The cause was a Facebook video capturing a Texas woman’s enthusiastic, infectious laughter as she tried on a Chewbacca mask in her car.


What Donuts Taught Me About Anonymous Giving

I recently moved to a nicer office and sent an email around letting everyone know I was now on other side of the building. In the email, I jokingly invited everyone to come over for a “tour” of the new space and apologized that I didn’t have any hors d’oeuvres to share with well-wishers.

Well, I didn’t have any hors d’oeuvres yet.

I was in a meeting that morning, and when I got back to my office, a box of Dunkin’ Donuts sat on my desk.


Et Cetera: 7 Deadly Social Networks, Unlikely Allies, a Murmuration

Welcome to Et Cetera, where we feature some of our favorite Internet content. If you’d like to recommend that we feature something (even your own content) tweet us a link @BoundlessTeam and let us know. You may see it featured in the coming weeks.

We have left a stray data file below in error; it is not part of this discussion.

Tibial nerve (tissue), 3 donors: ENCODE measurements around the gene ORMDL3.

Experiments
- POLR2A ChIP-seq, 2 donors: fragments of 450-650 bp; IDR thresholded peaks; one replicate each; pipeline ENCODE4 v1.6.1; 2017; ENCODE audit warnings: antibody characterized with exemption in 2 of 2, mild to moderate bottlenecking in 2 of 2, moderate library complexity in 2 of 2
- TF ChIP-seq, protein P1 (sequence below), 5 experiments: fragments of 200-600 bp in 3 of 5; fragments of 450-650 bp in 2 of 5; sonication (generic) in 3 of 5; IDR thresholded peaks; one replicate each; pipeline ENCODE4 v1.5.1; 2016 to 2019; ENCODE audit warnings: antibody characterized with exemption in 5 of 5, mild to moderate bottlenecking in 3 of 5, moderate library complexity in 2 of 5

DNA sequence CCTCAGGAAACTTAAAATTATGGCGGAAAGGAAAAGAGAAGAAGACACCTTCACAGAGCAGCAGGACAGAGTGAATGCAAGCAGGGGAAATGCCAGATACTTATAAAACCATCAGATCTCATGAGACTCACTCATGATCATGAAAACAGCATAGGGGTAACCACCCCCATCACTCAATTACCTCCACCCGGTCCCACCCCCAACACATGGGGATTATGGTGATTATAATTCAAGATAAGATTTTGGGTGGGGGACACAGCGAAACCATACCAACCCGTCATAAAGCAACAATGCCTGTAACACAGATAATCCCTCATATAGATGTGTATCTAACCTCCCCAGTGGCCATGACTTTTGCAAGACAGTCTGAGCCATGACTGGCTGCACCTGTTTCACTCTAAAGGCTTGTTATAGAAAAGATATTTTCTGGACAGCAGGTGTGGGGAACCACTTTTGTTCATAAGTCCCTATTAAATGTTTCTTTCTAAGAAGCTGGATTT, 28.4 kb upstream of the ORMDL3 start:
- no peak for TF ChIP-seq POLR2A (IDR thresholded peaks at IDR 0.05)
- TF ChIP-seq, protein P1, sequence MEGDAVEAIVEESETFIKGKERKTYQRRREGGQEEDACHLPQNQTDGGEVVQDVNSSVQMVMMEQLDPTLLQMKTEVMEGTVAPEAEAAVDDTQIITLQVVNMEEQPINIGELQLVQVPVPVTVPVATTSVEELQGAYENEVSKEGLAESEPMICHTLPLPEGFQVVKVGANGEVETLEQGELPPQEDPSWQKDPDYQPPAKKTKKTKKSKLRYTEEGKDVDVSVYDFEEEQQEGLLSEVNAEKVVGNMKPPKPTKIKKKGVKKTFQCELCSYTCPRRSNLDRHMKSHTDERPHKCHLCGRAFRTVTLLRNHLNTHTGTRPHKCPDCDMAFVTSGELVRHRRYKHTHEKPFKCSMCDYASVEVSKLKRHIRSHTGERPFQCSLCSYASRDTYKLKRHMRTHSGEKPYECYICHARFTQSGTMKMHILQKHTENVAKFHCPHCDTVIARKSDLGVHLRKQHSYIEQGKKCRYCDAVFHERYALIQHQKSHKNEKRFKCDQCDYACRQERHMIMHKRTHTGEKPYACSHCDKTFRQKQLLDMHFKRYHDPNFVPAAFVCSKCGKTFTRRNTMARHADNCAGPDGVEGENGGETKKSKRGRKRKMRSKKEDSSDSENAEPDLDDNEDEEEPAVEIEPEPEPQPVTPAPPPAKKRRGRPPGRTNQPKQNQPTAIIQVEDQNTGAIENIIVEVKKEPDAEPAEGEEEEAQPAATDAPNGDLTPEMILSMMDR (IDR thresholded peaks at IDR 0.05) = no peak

First up, we have an article from The Atlantic blog that classifies social networks according to which of the seven deadly sins they’re driven by. This one’s funny and a little too close to home at the same time.


Promises, Promises: Episode 433

Listen to this week’s show!

Question to Discuss: How has the Spirit led you in sharing your faith?

Roundtable: Share the Love

When something is contagious, not only is it spread, it also makes an impact. How can we transmit our faith in a way that is Spirit-led and relationally potent? Is it even possible in a culture where being a Christian is considered “extreme”? Our roundtable weighs in.

Culture: Promises of the Promised Land

Jewish culture expert and beloved Bible teacher Ray Vander Laan is back, showing us how to bring the shalom of Jesus to a broken world.


When You Can’t Carpe Diem